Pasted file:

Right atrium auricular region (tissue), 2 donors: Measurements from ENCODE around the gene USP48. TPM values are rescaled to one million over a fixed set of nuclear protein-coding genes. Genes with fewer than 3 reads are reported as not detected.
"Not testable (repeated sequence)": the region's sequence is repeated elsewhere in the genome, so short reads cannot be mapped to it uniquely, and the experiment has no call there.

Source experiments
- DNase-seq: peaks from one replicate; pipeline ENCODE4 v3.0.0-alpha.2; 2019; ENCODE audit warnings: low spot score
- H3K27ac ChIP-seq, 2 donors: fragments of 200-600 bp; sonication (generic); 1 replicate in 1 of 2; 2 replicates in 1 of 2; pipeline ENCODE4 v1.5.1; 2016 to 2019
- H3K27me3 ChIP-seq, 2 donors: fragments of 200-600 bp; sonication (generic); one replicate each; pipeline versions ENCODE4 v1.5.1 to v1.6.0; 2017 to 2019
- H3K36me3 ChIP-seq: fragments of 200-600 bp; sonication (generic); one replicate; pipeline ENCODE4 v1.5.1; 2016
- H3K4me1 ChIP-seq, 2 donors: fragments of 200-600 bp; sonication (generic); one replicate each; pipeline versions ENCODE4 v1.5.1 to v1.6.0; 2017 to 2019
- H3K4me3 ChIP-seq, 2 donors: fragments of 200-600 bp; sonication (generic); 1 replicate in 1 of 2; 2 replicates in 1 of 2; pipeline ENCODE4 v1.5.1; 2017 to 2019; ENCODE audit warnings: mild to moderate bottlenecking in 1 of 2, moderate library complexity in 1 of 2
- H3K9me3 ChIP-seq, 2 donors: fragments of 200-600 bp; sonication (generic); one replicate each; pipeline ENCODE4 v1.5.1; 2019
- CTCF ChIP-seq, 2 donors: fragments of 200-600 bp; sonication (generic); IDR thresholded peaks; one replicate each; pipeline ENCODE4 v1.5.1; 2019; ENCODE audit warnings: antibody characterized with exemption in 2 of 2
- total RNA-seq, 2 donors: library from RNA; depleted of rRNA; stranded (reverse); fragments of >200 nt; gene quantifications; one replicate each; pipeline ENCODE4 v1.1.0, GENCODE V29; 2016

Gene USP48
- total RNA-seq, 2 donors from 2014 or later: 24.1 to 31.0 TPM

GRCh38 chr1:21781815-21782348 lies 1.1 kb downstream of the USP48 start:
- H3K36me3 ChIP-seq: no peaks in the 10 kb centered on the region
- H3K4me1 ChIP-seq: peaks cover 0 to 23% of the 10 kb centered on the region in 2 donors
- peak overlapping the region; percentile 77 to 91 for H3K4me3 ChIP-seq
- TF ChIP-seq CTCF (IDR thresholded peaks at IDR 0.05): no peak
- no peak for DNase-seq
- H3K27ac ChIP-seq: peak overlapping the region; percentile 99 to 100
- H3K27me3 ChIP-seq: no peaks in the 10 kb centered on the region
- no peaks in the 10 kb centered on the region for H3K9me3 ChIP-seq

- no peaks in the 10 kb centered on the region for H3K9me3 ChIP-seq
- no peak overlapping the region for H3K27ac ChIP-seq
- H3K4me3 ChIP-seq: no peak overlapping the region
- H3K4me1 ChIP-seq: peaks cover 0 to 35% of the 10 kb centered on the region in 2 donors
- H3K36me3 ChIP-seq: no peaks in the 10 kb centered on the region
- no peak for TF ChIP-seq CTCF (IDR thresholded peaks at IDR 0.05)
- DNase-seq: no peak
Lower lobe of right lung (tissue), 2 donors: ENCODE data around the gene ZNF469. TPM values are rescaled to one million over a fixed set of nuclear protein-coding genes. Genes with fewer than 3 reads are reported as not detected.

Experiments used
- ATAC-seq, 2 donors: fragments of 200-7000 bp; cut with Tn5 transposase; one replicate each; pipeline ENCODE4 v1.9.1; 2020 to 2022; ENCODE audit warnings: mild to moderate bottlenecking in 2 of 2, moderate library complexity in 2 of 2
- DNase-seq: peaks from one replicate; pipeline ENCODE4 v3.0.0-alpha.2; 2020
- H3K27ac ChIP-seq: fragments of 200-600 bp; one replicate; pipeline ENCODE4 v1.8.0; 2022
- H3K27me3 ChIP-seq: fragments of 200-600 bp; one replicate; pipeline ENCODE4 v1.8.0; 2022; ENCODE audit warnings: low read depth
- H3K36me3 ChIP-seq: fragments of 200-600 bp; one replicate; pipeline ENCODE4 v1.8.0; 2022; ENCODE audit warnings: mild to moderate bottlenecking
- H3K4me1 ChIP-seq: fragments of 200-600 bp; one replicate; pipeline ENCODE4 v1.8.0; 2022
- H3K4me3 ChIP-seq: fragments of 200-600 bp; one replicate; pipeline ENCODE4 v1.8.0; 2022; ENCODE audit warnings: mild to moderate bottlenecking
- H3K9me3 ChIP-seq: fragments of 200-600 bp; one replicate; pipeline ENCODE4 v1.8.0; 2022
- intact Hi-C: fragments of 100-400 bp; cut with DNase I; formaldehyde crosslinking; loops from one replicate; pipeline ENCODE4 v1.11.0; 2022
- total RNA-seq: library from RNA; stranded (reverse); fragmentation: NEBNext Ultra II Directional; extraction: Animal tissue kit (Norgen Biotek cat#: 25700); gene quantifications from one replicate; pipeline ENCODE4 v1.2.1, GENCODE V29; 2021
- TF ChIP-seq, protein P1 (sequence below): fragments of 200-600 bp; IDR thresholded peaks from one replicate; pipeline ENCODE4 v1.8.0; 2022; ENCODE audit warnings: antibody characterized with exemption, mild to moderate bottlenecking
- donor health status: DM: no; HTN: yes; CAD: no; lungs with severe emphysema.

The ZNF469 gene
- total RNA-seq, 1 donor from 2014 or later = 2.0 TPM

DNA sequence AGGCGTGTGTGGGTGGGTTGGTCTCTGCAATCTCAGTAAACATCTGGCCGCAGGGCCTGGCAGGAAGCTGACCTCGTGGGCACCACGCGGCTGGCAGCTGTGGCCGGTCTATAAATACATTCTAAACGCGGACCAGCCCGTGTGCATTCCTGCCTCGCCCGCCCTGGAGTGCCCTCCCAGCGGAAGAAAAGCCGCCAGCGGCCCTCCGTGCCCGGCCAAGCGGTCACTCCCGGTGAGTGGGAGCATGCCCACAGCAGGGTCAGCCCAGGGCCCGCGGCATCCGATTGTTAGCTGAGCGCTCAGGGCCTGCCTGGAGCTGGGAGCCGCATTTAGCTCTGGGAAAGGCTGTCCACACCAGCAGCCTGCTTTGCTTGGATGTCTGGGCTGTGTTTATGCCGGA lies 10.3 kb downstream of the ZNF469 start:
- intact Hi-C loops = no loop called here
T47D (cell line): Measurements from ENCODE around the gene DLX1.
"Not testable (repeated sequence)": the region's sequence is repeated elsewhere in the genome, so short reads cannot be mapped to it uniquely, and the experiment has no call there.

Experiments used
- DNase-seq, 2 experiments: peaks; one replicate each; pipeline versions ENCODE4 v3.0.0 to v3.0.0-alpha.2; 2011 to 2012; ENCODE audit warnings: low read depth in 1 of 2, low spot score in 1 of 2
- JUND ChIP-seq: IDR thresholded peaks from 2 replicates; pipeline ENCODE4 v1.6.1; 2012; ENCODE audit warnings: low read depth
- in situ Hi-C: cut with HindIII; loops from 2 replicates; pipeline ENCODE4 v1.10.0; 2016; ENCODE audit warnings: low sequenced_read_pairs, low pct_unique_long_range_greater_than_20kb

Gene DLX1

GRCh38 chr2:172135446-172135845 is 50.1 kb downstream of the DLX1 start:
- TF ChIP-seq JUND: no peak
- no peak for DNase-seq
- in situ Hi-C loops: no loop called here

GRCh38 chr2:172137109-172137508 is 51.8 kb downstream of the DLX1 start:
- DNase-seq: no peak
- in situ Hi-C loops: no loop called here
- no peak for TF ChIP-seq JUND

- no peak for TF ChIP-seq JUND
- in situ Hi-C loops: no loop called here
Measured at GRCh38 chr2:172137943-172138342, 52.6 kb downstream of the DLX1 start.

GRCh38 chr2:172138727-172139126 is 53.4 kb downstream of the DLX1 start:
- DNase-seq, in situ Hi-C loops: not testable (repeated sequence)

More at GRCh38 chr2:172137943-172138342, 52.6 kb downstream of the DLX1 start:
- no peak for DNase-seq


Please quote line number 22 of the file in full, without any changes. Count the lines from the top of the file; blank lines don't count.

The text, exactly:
- H3K27me3 ChIP-seq: no peaks in the 10 kb centered on the region